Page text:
Implementing large scale VPN systems in complex enterprise environments with lots of different applications highlights the performance and security challenges of providing a remote “in-office” experience to hundreds or thousands of telecommuters.  Modern remote workforces are sometimes spread across wide geographic areas, and may be connecting in from environments with largely unknown levels of physical security and access.  Further, many enterprise applications were designed to run on local campus networks (LANS), and may exhibit unpredictable behaviour when distance, latency and jitter are introduced, which can lead to performance issues and workflow disruption for telecommuters who are accustomed to high responsiveness.

In addition to managing endpoint protection for the myriad devices used to connect to VPNs, managing VPN gateway access policies for enterprise systems can quickly scale up and become administratively burdensome with even moderate numbers of applications.  Luckily there are some options in addition to conventional VPN gateways, which may be a better fit in certain circumstances, and can offer substantial performance, security and administration advantages over traditional remote connectivity methodology.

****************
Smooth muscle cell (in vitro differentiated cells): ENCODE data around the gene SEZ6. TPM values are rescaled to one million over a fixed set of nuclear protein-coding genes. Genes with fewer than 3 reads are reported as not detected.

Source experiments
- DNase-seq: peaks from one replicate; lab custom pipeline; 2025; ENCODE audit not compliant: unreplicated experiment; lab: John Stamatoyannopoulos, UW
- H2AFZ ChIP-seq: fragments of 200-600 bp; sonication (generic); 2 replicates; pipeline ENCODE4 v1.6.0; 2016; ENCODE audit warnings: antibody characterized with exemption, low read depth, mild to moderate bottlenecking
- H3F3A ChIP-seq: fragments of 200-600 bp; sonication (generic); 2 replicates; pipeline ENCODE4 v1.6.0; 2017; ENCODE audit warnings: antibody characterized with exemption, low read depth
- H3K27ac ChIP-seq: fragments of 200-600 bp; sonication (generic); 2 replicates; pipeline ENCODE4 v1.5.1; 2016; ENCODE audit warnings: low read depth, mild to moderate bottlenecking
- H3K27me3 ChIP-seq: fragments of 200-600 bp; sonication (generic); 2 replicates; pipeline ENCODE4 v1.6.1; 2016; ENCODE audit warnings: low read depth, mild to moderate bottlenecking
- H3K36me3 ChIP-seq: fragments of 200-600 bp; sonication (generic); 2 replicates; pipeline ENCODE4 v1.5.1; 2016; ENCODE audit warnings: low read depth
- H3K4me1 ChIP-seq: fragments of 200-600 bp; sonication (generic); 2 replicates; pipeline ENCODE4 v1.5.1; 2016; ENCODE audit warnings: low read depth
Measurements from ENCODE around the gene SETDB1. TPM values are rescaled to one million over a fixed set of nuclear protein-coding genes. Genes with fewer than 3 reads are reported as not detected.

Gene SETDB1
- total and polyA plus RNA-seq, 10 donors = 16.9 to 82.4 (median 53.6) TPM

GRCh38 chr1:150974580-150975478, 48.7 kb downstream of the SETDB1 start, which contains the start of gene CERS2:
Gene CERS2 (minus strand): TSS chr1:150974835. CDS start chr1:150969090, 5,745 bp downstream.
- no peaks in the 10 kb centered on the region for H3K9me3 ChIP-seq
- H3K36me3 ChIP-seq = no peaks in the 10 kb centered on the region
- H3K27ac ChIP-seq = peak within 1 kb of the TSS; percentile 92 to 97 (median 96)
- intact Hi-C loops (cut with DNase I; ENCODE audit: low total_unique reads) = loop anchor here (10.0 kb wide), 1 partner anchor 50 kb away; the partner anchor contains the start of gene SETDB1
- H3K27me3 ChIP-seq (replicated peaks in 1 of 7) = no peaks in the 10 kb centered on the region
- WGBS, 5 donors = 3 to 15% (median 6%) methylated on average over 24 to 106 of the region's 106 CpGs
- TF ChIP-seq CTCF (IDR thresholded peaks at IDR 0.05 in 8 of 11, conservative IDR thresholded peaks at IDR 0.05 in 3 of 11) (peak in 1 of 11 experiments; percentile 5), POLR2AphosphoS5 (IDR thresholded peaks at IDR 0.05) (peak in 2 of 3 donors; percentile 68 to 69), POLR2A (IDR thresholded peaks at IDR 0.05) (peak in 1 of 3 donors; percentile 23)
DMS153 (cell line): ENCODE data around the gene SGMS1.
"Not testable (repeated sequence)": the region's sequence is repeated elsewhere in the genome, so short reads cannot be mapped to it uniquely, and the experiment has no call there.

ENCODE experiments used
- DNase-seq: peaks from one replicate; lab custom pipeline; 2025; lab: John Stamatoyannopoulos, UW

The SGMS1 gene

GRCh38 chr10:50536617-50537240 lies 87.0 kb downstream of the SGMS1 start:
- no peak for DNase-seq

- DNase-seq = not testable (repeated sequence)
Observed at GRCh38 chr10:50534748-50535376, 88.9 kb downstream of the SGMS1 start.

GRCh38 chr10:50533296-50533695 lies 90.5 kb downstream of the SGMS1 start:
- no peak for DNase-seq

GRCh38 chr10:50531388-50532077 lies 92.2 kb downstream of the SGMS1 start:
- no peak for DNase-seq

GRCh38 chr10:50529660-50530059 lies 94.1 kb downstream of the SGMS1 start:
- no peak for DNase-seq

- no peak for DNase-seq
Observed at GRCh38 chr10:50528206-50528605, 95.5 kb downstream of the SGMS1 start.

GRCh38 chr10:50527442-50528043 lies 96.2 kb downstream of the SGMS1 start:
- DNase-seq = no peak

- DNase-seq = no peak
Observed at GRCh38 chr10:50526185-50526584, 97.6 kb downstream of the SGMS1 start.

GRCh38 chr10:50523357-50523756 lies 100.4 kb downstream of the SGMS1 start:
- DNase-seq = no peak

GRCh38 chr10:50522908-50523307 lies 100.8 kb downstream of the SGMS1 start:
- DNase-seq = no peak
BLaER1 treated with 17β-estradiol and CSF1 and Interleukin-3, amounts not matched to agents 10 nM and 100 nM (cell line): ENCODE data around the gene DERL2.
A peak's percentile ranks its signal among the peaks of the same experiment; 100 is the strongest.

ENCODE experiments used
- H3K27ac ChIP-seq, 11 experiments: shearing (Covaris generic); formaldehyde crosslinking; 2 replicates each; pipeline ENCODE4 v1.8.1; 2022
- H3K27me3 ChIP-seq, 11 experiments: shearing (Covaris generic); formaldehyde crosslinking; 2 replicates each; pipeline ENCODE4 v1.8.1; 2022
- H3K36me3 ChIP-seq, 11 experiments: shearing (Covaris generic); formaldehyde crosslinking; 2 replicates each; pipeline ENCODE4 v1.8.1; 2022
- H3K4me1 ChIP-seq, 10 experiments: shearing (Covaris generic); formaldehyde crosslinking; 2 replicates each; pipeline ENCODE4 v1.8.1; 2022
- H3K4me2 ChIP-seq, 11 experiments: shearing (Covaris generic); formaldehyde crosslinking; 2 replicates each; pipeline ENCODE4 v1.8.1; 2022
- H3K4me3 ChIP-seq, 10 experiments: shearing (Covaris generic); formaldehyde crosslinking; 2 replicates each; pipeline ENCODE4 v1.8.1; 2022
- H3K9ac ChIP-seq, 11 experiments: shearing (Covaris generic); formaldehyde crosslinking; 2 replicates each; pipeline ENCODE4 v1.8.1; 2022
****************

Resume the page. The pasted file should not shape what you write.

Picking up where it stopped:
Network Computing breaks down some of the pros and cons of three current options for connecting remote workforces…

In this article, we’ll compare three popular remote access technologies. Those are traditional VPN, VDI, and teleworker gateways. We will point out the benefits of each and situations where one may be a better fit over the others.

Remote access VPN

If your employees are working from home (WFH) right now, chances are they are using remote access VPN to reach applications and data that resides inside the corporate network. The deployment architecture of a remote access VPN deployment is simple. At the corporate internet edge, a VPN gateway or firewall running VPN software is used as the headend for all remote access clients. A client device then uses either uses VPN software built-in to the device operating system (OS) – or third-party VPN software is installed. Once that is complete, the WFH employee will use the VPN software to initiate a connection over the internet and between the employee’s remote device and the VPN gateway residing at the corporate network edge. The user must then successfully authenticate with the VPN gateway. Once granted access, the WFH user is permitted access based on the access levels their authentication grants them.

For most businesses, VPN has been acceptable for allowing some employees to work remotely. That said, it’s likely that many VPN gateways weren’t built to support the number of simultaneous users that are now working remotely

Andrew Froehlich via Network Computing

Read more about VPNs, VDIs and Teleworker Gateways at Network Computing…